In the darkest time of the year, an ice carousel brought magic to Lake Nokomis.
Fashioned by Ben Younan with help from others, the ice carousel was located just beyond the Little Free Ice Rink on the east side of the lake near 54th and Woodlawn, south of the rocky point.
“The atmosphere was magical!” said Younan. “We had people from all over come out to see what was going on and say hello. Passersby, old friends, new neighbors, and anyone else interested.”
He added, “There was a guy who came to help who had relocated to Minnesota during the pandemic and hadn’t found any good opportunities to meet people. He ended up coming out for most of the days we were out, joining in broomball, set-up and clean up, and now we’ve become friends.”
Younan, who is a local real estate agent with his own boutique agency, ToFT Realty, posted a couple of photos on social media, and it spread from there as many others posted images, too. There were actually two carousels, one on Jan. 15 and the other, larger one, on Jan. 28-31.
“The whole spirit of the project was to make people smile. Everyone was welcome, everyone was happy.
"I know there were several political opinions present but there was something visceral and human that brought us together. I think that’s what I love about Minnesotans so much: we embrace the winter, and work with the natural elements to make life here not only tolerable, but wonderful.
“What we can do is only limited by our imaginations. It’s really a great way to live.”
Little Free Ice Rink
Younan has been a resident of South Minneapolis for 10 years, and moved to East Nokomis in the summer of 2020 to be closer to the lake and enjoy the visual space of the city’s lakes and parks.
“I have loved getting to know the neighbors and coming together on projects outside. Being so close to nature and green spaces has been amazing,” said Younan.
They had a backyard rink in the past, and opted to create one on the lake itself this year with a few neighbors. Younan spent most of winter break out on the lake working with pumps, buckets and an electric generator trying to engineer a workable system to prep and maintain the ice.
One afternoon, as he was prepping water holes for the Little Free Ice Rink with an electric chainsaw, Younan observed the large blocks of ice floating in the holes they’d made for pulling out the water.
“It dawned on me that we could make blocks on a bigger scale,” said Younan. “I had also been inspired by the efforts of the folks up in Little Falls after they set the world record for the largest carousel a couple years back. I mentioned it to a few friends and a couple of the crazy ones said they’d be up to help.”
All ages joined in
It was a neighborhood – and a family – project. Thirteen-year-old Aiden (a student at Sanford Middle School) helped his father crunch numbers where geometry and algebra were needed. “Our math estimated the carousel was eight tons!” remarked Younan.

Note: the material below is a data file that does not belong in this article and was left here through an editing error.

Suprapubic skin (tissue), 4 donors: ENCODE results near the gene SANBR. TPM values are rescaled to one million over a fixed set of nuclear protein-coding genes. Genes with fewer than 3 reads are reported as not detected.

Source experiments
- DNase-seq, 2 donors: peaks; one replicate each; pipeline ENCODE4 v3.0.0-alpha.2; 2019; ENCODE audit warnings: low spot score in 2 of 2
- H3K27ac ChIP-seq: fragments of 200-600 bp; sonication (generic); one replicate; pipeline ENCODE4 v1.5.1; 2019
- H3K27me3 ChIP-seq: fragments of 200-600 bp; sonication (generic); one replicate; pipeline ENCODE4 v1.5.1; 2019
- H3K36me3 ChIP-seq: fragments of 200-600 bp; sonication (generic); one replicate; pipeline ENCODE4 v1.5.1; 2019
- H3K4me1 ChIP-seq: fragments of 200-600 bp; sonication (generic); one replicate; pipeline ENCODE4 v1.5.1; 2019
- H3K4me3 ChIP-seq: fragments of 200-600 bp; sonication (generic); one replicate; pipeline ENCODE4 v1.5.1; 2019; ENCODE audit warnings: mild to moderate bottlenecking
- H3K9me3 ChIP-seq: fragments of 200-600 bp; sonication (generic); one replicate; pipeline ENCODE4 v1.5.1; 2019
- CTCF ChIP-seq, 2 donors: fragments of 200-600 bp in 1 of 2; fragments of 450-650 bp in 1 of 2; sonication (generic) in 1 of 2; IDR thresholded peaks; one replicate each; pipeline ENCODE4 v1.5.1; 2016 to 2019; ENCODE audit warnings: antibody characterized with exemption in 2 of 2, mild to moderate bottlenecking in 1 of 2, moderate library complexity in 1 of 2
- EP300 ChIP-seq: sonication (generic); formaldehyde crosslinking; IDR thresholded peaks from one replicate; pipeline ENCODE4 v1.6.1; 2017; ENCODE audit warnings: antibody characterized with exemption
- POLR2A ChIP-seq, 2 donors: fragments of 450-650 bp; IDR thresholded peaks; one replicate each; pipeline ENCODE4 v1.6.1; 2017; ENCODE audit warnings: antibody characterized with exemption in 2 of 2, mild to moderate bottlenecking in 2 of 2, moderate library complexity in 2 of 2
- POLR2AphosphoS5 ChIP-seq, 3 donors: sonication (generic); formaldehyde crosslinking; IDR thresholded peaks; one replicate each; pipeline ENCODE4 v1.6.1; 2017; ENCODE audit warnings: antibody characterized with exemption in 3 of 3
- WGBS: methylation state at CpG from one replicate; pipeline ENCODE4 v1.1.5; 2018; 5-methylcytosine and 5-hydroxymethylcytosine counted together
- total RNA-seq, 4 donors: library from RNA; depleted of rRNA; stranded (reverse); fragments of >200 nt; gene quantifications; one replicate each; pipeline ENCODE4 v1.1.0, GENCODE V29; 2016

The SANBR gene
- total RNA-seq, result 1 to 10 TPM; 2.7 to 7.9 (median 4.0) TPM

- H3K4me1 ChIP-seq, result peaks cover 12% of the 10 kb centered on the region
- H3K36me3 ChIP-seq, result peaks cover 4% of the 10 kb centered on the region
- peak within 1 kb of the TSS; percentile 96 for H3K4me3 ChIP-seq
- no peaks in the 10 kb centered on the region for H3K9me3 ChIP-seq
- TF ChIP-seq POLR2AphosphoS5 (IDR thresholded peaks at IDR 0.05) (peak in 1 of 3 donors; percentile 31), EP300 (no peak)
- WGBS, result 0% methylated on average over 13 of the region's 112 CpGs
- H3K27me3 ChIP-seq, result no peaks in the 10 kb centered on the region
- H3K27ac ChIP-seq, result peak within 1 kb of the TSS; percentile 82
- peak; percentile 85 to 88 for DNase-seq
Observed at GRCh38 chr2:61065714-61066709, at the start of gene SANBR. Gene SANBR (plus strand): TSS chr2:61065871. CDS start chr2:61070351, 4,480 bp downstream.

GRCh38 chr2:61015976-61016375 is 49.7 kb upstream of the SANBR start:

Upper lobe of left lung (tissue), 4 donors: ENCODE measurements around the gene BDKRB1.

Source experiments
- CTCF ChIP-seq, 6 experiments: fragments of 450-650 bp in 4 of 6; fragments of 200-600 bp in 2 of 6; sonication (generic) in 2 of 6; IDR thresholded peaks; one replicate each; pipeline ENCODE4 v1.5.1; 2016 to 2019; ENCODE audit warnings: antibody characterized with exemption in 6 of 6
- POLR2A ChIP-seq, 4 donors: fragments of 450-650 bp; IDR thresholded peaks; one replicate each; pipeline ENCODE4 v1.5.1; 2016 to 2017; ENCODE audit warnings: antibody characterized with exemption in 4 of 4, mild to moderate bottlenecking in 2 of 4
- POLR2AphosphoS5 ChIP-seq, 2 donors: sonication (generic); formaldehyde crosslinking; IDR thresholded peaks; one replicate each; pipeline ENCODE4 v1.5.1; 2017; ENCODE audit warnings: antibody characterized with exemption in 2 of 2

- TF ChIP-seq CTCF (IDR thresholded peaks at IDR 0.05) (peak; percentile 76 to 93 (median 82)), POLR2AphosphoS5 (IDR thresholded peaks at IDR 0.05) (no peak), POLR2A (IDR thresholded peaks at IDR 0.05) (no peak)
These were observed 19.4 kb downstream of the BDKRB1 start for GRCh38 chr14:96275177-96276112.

Ten-year-old Sofia (a student at Dowling Urban Environmental School) helped pull out the ice blocks and welcomed other kids. This winter the father-daughter duo also slept in a quinzee in their front yard when the overnight low was -20º.
Ben’s partner, Amber Blom Younan, who runs a private practice in mediation, conflict coaching, and circle facilitation, put together the beautiful light tree and luminaries that lit up the space.
Broomball was a huge hit this year, as well. One Friday night they put together a neighborhood tournament with teams and brackets.
Exhausting, but worth it
The work of creating the ice carousel began with a lot of careful planning, focusing on efficiency and safety.
They needed to make sure the thickness of the ice was adequate, but not too thick that their saws wouldn’t reach through to the water.
The other big decision was figuring out what size to make it. The first one was 35 feet in diameter and the second one was 60 feet.
“To begin, we stake a center spot, attach a static rope, and mark the circle by etching in the snow,” explained Younan. “We then have to clear the snow and mark the circle again by etching in the ice. From there we begin cutting that first line with saws. The cutting gets quite sloppy because once we hit water, we’re constantly sprayed with a generous stream of lake water and ice all over our hands and legs. It ends up being so ridiculous; once we go numb it’s sort of laughable.
“Next we cut another circle about two feet outside the first line so that we can remove small pieces at a time. Once we cut two circles two feet apart clear around, we’re ready to start spinning.
“It’s exhausting work, but worth the effort in the end. “
Will there be another carousel on Lake Nokomis?
“Yes, I think so,” said Younan. “There have been so many people asking us to do it again. It’s a tremendous amount of work but now that we’ve pulled it off, there are others willing to help.”
Small gesture, big impact
Younan is grateful for all the people who helped, contributing their part to the group effort.
“This was all about community. Yes, it’s been a hell of a year with all the things that have happened. So much pain and numbness this year. Making a silly circle in the ice was certainly more than the project itself,” observed Younan. “It was about giving people the opportunity to take a break from the screens and the news and re-discover some of what our wonderful city has to offer.
“It’s a small gesture, but from my vantage point, it had a big impact on the local community.”